Learn how to use some of the most common wrenches with Blain’s Farm & Fleet.
Once you’ve found the right wrench for the job, you’ll need to know how to use it. With a little help from Blain’s Farm & Fleet, you can learn how to use some of the most common wrenches.
Common uses: Automotive work, furniture assembly, plumbing and bicycles.
To use a crescent wrench, you need to make sure the movable jaw is forced toward the wrench body. Most of the pressure should be put on the fixed (larger) jaw of the wrench. If you do the opposite, you risk breaking the wrench. Make sure the movable jaw is snug to the fastener you’re working on. A snug fit stops the wrench from slipping and stripping the nut or bolt.
Common uses: General fastening and loosening.
Open end wrenches come with U-shaped jaws at each end. Different wrenches come with different size jaws, meant for various bolts and nuts. Simply choose the right size wrench for the fastener, and reposition it after each turn.
Common uses: Jobs that require a lot of fastening work and automotive work.
Use the right size socket for the fastener you’re working on. Socket wrenches provide a lot of torque, and can easily strip a nut or bolt if you use the wrong size. To learn more about how socket wrenches work, visit our socket wrench buyer’s guide.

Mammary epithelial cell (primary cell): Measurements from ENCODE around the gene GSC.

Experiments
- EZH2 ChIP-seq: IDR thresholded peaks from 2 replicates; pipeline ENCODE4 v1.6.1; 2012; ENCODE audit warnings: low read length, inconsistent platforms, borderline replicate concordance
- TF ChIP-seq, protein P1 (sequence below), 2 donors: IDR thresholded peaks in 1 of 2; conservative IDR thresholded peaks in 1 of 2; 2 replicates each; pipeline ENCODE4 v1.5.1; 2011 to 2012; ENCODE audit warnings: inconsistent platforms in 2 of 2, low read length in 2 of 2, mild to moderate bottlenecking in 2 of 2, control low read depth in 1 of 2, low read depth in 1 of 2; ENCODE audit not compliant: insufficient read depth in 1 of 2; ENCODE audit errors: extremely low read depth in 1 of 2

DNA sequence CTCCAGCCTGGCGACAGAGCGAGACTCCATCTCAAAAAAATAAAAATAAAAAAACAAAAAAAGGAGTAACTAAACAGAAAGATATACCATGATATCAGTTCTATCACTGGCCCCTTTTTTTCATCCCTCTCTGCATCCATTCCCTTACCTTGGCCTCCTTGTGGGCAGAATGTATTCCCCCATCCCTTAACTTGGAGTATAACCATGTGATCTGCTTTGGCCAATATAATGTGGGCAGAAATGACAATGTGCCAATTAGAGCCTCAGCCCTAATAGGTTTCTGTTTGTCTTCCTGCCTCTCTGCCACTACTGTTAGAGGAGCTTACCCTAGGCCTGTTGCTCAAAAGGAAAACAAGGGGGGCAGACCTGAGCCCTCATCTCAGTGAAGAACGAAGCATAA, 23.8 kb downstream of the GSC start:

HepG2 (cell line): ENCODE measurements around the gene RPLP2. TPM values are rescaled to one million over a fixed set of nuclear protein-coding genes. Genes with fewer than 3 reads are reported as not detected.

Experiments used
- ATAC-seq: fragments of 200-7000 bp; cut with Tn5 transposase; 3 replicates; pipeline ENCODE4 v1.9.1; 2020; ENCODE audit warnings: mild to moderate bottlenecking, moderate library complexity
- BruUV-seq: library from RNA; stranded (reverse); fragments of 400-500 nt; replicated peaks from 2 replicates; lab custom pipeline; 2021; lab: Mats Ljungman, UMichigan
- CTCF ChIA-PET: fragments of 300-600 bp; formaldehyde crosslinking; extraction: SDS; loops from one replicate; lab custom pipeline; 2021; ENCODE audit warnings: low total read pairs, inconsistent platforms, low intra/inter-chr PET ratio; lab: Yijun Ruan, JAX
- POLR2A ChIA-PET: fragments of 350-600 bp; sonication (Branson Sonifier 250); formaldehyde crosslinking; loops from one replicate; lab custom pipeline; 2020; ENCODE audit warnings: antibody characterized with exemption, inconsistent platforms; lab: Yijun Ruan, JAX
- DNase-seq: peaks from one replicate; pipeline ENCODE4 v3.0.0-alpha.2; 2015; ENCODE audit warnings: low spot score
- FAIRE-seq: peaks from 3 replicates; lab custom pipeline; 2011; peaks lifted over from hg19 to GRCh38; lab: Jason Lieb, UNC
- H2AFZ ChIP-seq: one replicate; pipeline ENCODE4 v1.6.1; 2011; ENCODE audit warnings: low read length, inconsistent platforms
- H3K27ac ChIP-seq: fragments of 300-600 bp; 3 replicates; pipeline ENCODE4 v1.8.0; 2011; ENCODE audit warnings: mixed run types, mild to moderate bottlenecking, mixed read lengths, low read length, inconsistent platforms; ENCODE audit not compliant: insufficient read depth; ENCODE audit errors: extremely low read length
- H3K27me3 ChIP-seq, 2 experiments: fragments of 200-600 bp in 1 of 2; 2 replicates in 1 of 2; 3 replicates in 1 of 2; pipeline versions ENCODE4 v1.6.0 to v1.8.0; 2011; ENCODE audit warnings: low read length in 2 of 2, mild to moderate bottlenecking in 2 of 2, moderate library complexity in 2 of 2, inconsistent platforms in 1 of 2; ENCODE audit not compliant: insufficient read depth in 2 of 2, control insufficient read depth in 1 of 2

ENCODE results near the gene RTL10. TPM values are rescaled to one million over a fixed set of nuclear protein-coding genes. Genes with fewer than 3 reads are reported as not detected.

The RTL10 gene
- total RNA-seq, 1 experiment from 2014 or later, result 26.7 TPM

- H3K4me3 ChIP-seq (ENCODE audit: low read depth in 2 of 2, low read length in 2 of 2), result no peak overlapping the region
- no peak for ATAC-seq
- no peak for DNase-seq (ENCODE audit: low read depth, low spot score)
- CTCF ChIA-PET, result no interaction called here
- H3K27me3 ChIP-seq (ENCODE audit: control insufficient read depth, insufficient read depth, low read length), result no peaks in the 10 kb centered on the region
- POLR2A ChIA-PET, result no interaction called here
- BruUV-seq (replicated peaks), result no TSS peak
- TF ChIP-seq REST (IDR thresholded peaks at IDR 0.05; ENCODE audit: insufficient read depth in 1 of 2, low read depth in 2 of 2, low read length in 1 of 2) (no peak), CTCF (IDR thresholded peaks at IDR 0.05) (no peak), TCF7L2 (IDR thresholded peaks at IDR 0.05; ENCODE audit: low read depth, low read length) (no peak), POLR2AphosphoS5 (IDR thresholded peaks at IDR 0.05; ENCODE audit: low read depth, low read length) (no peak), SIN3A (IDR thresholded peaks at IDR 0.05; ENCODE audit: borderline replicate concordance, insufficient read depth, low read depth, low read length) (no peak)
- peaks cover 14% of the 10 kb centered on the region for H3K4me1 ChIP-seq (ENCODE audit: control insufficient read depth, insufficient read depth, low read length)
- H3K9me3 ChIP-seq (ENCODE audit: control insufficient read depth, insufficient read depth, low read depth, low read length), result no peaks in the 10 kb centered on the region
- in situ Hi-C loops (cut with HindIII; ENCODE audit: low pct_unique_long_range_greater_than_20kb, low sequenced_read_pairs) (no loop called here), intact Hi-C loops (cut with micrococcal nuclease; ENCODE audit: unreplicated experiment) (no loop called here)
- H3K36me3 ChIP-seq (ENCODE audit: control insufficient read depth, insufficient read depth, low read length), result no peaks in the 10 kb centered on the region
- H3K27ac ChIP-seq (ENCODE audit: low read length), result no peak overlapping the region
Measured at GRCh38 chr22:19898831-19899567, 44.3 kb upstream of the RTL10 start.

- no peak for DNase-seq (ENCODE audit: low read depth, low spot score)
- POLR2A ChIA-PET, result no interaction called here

Common uses: Pipe fitting and other under-the-sink plumbing work.
When you’re using a pipe wrench, make sure you have the right size. You need to maintain a small gap between the back of the hook jaw and the pipe you’re working on. The teeth of a pipe wrench will most likely leave marks on your pipes, so don’t use one on your nice fixtures. Don’t use a pipe wrench on a fastener, or you’ll damage the nut or bolt.
Box End Wrench
Common uses: Automotive, home repair, plumbing, etc.
A box end wrench is pretty easy to use. Both ends have enclosed heads. Different size heads fit around different size nuts and bolts. Their firm grip and thin jaw wall are great for jobs in tight spaces.
Common uses: Furniture assembly, any job with a hexagonal socket in the bolt or screw head.
Allen wrenches, also known as hex keys, are kind of like a screwdriver and wrench hybrid. The small L-shaped wrenches come in a variety of sizes to match the fasteners you’re working on. The short end of the wrench is inserted into the bolt or screw head, and the long end loosens or tightens the fastener.